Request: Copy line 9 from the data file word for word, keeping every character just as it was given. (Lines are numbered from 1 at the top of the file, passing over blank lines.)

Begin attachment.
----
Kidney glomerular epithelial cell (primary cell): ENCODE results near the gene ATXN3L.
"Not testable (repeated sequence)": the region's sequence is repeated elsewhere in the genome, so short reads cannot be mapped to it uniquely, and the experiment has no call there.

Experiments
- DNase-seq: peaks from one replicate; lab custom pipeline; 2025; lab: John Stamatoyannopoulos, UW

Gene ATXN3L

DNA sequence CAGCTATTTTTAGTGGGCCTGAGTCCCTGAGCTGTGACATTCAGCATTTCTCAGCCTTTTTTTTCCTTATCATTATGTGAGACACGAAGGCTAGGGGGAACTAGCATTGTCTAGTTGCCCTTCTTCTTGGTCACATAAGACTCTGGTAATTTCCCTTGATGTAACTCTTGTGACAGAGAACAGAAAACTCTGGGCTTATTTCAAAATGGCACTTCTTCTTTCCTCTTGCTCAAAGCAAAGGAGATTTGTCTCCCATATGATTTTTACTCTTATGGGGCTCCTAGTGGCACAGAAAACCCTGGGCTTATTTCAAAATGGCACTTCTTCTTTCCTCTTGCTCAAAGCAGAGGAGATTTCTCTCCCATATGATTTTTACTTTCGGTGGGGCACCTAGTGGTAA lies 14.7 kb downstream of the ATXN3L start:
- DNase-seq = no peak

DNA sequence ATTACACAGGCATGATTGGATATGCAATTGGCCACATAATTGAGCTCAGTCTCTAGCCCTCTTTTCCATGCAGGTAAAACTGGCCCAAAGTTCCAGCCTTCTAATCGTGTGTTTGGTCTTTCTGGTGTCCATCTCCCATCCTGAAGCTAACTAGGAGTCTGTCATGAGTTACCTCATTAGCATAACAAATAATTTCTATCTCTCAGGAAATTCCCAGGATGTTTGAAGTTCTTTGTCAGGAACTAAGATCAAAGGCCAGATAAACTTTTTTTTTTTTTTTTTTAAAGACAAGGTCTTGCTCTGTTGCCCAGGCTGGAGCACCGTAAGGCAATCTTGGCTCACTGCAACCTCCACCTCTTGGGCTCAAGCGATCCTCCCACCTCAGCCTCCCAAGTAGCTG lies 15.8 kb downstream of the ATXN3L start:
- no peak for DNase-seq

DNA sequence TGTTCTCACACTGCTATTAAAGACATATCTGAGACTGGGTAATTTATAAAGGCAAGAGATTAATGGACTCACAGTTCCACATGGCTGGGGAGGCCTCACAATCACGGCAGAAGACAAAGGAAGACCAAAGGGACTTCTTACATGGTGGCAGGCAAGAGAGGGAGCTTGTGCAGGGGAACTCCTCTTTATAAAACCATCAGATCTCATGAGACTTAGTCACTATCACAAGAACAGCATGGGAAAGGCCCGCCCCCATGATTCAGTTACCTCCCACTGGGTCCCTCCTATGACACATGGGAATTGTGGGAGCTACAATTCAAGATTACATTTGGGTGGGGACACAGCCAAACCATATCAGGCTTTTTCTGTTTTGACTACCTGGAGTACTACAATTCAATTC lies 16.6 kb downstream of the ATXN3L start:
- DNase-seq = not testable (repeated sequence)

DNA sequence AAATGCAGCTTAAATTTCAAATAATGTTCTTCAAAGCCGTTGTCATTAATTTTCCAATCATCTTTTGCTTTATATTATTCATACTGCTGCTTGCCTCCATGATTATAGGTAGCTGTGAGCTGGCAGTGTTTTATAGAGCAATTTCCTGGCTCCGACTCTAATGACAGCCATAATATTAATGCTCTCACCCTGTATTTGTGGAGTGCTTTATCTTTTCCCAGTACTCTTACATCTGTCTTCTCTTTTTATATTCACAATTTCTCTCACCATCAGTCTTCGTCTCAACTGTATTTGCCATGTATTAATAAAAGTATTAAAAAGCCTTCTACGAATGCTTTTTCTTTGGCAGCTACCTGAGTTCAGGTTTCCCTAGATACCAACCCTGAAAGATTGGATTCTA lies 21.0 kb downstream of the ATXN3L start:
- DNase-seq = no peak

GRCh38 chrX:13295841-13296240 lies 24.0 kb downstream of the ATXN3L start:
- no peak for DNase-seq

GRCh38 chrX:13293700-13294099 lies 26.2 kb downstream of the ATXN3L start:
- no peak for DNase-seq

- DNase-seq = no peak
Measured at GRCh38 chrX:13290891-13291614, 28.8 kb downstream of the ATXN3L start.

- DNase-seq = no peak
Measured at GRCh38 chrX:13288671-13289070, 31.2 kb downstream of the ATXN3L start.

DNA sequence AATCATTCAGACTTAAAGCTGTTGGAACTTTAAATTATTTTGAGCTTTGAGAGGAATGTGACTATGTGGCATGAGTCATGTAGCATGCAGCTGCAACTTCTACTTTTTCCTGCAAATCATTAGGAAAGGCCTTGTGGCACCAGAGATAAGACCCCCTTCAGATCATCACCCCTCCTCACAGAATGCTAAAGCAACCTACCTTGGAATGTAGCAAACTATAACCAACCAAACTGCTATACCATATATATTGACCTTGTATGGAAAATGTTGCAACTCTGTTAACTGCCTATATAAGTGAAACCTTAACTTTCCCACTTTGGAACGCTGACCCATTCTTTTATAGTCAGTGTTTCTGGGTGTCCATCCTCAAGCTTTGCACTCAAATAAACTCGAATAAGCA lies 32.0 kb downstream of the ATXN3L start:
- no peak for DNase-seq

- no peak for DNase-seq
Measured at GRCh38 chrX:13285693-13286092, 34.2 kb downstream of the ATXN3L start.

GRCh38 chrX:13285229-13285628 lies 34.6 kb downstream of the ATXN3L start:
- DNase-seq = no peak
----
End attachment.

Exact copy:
- no peak for DNase-seq